Cryonics, Science

Human Biostasis Options: Advantages and Limitations

On February 9, 2016 the Brain Preservation Foundation announced that the cryobiology company 21st Century Medicine had won their small mammal brain preservation prize. The team at 21st Century Medicine used a procedure named Aldehyde-Stabilized Cryopreservation (ASC) to preserve the ultrastructure of the brain in a “near-perfect” condition. It is important to understand how ASC differs from both conventional cryopreservation and other human biostasis alternatives to understand its merits and limitations.

In conventional cryopreservation (which is the procedure Alcor currently uses) the blood (and cell water) in the brain is replaced with a vitrification agent that permits long term storage at liquid nitrogen temperature without further degradation. The advantage of this method is that it seeks to both preserve viability and the fine ultrastructure of the brain. Currently, the disadvantage of this method is that it produces (severe) cerebral and cellular dehydration, which alters the ultrastructure of the brain and renders some components of the brain difficult to observe in electron micrographs.

A radically different alternative to cryopreservation is to chemically fix the brain with aldehydes (formaldehyde, glutaraldehyde) and store the brain at room temperature or in a fridge in the liquid state. While some people consider such a procedure “better than nothing”, Alcor does not support this kind of “chemopreservation” as a long term care option due to concerns about long-term degradation and  sub-optimal preservation in ischemic cases. An extensive critique of liquid state chemopreservation can be found in my article ‘Chemical Brain Preservation and Human Suspended Animation.’

What is notable about the procedure that won the small mammal brain preservation prize is that it combines both aldehyde fixation and vitrification. In short, first the brain is perfused with glutaraldehyde, followed by perfusion of a high concentration of cryoprotectant to protect the brain against ice formation during long term care. This idea is actually not new and was discussed in in the mid-1980s in Eric Drexler’s book Engines of Creation. The renewed popularity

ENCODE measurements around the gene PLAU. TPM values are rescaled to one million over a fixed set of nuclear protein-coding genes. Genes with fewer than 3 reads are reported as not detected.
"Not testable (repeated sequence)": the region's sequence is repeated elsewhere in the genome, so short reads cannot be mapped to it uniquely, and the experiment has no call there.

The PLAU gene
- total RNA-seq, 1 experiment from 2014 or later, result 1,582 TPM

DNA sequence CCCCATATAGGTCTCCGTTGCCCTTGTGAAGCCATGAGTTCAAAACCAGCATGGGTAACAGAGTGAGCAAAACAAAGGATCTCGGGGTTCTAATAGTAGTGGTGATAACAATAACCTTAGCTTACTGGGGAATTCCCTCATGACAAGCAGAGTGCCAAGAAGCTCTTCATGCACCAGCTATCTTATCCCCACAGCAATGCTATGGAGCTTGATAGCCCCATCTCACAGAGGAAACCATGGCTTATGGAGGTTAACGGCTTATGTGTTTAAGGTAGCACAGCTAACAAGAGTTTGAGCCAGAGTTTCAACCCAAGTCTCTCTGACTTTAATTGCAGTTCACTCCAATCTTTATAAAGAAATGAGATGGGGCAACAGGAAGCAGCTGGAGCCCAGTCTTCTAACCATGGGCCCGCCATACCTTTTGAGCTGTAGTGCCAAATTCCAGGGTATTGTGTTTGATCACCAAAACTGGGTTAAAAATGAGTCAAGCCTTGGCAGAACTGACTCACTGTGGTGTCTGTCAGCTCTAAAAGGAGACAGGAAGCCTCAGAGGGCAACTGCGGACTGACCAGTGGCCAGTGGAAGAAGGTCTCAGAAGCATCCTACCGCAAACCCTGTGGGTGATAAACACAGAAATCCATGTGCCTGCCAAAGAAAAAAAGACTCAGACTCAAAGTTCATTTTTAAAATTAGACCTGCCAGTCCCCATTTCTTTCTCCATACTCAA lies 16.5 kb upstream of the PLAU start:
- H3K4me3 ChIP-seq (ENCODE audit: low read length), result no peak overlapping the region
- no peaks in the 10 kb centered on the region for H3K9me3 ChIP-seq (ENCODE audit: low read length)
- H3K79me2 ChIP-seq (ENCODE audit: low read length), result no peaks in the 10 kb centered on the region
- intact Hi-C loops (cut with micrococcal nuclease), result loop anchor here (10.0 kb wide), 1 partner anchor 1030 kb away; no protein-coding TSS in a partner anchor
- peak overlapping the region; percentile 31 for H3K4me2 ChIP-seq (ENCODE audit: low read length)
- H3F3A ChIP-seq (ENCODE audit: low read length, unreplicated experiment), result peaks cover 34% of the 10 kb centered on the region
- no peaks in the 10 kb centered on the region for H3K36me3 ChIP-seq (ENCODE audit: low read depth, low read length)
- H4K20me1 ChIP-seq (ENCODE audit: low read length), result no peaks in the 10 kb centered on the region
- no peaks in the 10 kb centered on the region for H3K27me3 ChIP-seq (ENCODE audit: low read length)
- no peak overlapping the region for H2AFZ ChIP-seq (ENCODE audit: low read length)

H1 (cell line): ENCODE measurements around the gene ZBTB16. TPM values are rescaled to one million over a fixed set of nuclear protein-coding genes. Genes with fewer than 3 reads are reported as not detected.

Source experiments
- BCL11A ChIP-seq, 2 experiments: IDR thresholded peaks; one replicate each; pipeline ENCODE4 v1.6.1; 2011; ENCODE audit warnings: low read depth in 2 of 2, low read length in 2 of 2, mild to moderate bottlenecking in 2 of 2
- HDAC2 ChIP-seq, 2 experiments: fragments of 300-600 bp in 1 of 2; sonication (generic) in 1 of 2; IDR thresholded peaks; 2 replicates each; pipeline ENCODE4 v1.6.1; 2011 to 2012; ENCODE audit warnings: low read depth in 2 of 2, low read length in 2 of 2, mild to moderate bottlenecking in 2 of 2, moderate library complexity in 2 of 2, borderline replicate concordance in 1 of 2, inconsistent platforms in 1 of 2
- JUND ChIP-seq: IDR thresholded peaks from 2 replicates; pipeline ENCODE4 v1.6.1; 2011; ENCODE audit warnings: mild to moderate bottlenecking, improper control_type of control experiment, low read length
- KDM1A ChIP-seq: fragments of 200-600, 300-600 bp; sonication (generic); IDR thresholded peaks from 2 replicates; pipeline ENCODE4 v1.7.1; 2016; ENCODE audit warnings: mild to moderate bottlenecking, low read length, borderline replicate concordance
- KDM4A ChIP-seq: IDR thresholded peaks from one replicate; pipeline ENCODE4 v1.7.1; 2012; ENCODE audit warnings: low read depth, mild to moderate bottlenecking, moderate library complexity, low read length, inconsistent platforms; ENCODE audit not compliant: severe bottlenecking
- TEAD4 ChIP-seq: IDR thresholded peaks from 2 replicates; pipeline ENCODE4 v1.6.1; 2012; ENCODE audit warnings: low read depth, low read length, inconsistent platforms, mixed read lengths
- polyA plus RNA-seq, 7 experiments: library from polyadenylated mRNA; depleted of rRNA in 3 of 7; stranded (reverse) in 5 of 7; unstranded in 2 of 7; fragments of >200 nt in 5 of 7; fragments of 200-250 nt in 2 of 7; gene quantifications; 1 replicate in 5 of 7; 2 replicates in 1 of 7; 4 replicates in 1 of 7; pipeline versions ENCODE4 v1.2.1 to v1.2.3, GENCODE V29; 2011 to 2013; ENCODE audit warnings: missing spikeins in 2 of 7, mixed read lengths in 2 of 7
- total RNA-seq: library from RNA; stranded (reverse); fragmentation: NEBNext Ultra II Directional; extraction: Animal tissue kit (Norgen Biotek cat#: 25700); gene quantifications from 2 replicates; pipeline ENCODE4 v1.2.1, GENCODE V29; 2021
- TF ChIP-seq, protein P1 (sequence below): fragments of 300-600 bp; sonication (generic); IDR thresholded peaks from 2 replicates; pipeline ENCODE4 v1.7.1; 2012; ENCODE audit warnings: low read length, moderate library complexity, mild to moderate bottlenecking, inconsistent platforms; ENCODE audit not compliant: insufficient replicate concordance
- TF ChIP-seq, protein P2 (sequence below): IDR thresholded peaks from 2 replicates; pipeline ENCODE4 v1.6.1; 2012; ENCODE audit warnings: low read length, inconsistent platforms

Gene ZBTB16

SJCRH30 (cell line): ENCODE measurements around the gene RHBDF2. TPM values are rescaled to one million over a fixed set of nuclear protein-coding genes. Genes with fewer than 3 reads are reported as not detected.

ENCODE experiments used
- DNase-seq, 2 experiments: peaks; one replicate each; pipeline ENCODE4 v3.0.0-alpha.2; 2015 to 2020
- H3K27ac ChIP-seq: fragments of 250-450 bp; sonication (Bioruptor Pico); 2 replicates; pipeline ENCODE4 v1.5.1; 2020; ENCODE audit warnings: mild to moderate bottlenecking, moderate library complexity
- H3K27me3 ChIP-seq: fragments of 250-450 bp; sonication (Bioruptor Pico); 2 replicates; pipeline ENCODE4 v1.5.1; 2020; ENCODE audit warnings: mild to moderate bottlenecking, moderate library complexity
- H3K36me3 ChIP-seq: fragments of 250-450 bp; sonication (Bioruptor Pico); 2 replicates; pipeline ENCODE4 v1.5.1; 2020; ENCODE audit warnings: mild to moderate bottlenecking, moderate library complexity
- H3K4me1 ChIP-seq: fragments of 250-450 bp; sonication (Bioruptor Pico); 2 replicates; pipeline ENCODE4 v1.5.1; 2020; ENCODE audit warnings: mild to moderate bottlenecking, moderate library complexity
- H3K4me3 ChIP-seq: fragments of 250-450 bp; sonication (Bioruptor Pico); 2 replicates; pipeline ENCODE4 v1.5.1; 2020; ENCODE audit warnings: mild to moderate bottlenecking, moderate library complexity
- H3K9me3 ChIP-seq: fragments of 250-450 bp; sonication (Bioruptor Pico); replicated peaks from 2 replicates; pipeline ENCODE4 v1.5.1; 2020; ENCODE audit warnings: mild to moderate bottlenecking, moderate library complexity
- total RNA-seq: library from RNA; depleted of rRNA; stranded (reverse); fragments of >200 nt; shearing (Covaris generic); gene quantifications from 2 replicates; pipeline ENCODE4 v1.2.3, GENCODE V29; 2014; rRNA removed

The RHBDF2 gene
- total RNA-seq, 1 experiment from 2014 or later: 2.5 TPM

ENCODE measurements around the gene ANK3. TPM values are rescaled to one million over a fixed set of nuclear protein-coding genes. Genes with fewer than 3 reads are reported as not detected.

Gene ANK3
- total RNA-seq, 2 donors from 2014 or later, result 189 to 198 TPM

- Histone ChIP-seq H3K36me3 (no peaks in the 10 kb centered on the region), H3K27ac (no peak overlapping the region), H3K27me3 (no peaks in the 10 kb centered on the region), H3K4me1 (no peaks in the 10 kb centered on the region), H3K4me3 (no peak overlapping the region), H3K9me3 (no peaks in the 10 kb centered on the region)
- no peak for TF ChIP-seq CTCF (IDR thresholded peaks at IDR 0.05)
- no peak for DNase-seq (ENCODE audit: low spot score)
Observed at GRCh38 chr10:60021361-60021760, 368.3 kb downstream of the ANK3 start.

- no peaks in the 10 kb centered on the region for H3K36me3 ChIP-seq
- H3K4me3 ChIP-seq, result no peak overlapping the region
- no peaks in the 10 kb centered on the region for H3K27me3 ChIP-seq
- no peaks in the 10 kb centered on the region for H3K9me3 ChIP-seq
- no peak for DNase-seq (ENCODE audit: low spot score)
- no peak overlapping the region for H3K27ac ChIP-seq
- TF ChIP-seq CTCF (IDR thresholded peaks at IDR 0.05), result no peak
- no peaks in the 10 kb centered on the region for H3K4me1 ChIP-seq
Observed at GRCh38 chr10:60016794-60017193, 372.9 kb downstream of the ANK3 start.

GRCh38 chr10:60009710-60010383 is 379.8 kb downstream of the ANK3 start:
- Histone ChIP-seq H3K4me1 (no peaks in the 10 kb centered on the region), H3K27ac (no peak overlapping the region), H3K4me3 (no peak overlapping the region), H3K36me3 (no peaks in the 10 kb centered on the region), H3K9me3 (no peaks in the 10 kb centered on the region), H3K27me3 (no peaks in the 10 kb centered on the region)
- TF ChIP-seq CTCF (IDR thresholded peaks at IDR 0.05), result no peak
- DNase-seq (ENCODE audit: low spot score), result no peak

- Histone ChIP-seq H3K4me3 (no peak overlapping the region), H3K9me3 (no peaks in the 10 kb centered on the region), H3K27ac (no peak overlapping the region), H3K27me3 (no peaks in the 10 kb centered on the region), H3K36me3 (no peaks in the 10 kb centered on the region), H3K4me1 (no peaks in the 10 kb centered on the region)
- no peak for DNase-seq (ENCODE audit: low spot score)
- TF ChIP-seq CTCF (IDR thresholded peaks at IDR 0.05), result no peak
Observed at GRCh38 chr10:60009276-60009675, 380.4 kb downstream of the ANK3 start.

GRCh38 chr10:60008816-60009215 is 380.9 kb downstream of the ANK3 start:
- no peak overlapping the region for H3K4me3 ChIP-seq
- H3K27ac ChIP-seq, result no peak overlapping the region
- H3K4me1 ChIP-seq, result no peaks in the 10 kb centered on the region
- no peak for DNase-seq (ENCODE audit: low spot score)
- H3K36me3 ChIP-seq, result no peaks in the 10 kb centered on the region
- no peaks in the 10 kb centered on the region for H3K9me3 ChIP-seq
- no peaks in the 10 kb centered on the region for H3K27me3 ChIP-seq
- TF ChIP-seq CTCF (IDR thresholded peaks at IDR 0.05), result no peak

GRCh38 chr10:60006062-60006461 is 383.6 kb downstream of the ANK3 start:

and technological development of this idea was recently triggered by the formation of the Brain Preservation Foundation and its emphasis on ultrastructural preservation. The protocol that won the small mammal brain cryopreservation prize has shown indeed a degree of ultrastructural preservation that has not yet been achieved with conventional brain cryopreservation.

Alcor’s biggest concern with aldehyde-stabilized cryopreservation is that it renders the tissue completely dead by contemporary viability criteria by creating irreversible crosslinks between bio-molecules. Despite claims to preserve the “connectome”, at the molecular level structure is fundamentally altered. In terms of research aimed at reversible biopreservation, this is a dead end.

Conventional cryo, conventional chemo, and a combination of the two are the three most discussed options of human biopreservation. Other, hypothetical possibilities include (a) vitrification with agents with much higher glass transition temperatures that permit warmer storage such as at dry ice temperature (b) poly-vitrification, in which high molecular weight polymers are used to stabilize the patient near or at room temperature, and (c) the use of molecular nanobots to induce reversible biostasis (an idea originally proposed by Robert Freitas).

The current position of Alcor is to keep researching and offering conventional cryopreservation without the use of chemical fixatives. The research emphasis of the organization and associated labs this year will be to produce better electron micrographs of cryopreserved brains and the validation of blood brain barrier modifying agents to eliminate the severe dehydration that is currently observed in “good” cryonics cases.

Originally published as a column in Cryonics magazine, March-April, 2016